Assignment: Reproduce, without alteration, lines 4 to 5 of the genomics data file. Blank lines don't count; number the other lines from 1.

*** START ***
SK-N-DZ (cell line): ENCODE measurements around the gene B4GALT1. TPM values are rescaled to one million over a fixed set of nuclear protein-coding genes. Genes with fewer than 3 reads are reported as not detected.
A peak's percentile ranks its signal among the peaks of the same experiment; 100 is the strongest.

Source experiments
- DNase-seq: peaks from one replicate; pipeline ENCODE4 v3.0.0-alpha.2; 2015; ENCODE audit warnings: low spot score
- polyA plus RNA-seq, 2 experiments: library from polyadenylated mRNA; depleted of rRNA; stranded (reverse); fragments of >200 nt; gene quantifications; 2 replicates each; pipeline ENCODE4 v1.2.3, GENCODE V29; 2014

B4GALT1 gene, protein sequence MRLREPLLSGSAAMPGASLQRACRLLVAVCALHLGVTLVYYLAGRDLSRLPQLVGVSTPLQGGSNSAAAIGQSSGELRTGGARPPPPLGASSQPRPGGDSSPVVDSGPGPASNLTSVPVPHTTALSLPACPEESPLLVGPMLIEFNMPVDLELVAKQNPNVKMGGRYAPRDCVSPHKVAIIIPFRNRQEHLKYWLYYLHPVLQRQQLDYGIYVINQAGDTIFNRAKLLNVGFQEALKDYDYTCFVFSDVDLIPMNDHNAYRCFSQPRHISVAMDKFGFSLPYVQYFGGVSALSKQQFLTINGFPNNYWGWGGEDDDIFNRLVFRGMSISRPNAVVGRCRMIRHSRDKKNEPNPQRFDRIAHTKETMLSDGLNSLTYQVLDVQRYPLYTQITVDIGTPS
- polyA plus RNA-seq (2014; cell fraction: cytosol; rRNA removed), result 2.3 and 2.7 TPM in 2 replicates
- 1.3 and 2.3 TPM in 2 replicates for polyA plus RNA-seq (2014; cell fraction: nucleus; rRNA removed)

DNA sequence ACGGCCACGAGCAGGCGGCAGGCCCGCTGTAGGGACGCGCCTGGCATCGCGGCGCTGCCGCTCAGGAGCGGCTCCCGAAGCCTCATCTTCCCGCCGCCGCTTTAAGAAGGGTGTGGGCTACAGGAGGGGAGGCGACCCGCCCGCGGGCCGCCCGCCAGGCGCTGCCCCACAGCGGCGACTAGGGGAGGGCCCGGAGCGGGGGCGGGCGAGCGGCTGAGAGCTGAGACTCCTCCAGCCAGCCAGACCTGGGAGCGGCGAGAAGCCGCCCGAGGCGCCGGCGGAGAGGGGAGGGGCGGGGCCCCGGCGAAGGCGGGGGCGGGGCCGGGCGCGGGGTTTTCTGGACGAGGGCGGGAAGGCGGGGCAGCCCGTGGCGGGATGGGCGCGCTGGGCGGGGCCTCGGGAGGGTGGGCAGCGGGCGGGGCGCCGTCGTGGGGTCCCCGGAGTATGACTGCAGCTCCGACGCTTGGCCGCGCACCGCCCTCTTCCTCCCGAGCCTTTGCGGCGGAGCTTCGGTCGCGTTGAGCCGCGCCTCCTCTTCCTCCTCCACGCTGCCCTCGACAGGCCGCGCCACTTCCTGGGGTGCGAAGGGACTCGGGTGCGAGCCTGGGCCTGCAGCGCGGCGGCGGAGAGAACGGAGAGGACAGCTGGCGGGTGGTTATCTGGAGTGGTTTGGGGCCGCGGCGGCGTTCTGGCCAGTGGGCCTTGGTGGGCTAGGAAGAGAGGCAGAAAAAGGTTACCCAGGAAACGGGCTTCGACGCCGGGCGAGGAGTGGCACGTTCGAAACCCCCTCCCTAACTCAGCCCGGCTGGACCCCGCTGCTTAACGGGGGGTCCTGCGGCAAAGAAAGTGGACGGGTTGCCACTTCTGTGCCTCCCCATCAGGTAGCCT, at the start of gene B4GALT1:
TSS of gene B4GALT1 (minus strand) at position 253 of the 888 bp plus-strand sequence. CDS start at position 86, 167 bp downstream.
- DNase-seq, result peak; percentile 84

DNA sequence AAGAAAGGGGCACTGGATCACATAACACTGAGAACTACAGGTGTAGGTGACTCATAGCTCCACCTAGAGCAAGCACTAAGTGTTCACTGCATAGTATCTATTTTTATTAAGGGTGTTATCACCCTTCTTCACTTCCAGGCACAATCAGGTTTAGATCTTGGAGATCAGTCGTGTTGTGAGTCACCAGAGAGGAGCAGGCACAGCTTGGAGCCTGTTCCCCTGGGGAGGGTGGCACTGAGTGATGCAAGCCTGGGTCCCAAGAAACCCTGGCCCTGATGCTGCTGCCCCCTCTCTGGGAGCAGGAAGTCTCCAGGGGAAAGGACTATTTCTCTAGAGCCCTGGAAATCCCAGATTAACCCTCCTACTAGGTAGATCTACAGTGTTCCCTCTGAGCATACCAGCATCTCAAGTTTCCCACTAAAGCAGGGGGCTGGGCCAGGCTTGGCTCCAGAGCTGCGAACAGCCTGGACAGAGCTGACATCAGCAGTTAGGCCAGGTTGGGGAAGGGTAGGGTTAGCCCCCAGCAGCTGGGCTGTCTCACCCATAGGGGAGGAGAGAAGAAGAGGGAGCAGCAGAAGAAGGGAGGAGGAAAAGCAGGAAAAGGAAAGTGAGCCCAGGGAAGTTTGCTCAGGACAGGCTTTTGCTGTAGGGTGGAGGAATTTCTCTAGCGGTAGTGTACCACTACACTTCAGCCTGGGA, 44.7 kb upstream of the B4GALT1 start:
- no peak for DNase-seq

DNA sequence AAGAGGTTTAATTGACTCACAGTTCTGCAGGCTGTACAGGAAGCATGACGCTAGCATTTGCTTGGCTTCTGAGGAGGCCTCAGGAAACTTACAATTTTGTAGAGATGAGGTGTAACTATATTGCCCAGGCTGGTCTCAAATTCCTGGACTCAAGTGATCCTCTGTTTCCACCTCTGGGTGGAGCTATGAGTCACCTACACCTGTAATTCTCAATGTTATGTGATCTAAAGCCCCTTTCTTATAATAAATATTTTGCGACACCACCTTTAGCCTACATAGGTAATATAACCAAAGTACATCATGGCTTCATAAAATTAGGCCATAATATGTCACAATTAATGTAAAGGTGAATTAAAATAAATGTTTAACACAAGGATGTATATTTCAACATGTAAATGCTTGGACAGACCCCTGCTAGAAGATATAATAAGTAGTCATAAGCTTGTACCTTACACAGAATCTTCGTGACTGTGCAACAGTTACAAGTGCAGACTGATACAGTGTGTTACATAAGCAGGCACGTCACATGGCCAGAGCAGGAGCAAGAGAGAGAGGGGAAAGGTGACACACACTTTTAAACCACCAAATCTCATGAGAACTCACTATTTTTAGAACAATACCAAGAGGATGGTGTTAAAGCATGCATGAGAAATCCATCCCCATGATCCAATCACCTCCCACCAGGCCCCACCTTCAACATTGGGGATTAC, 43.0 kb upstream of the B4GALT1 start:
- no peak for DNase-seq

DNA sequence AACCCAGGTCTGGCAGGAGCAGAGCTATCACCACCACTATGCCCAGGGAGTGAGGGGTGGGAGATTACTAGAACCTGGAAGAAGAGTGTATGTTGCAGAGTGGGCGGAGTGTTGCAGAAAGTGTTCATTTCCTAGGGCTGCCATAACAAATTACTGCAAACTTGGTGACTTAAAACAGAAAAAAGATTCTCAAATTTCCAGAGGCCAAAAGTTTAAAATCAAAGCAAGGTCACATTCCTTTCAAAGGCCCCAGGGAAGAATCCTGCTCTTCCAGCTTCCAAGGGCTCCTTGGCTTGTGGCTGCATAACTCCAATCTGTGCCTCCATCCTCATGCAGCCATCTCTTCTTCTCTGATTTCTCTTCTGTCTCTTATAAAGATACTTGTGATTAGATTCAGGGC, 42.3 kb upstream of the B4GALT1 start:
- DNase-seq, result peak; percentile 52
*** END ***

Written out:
- DNase-seq: peaks from one replicate; pipeline ENCODE4 v3.0.0-alpha.2; 2015; ENCODE audit warnings: low spot score
- polyA plus RNA-seq, 2 experiments: library from polyadenylated mRNA; depleted of rRNA; stranded (reverse); fragments of >200 nt; gene quantifications; 2 replicates each; pipeline ENCODE4 v1.2.3, GENCODE V29; 2014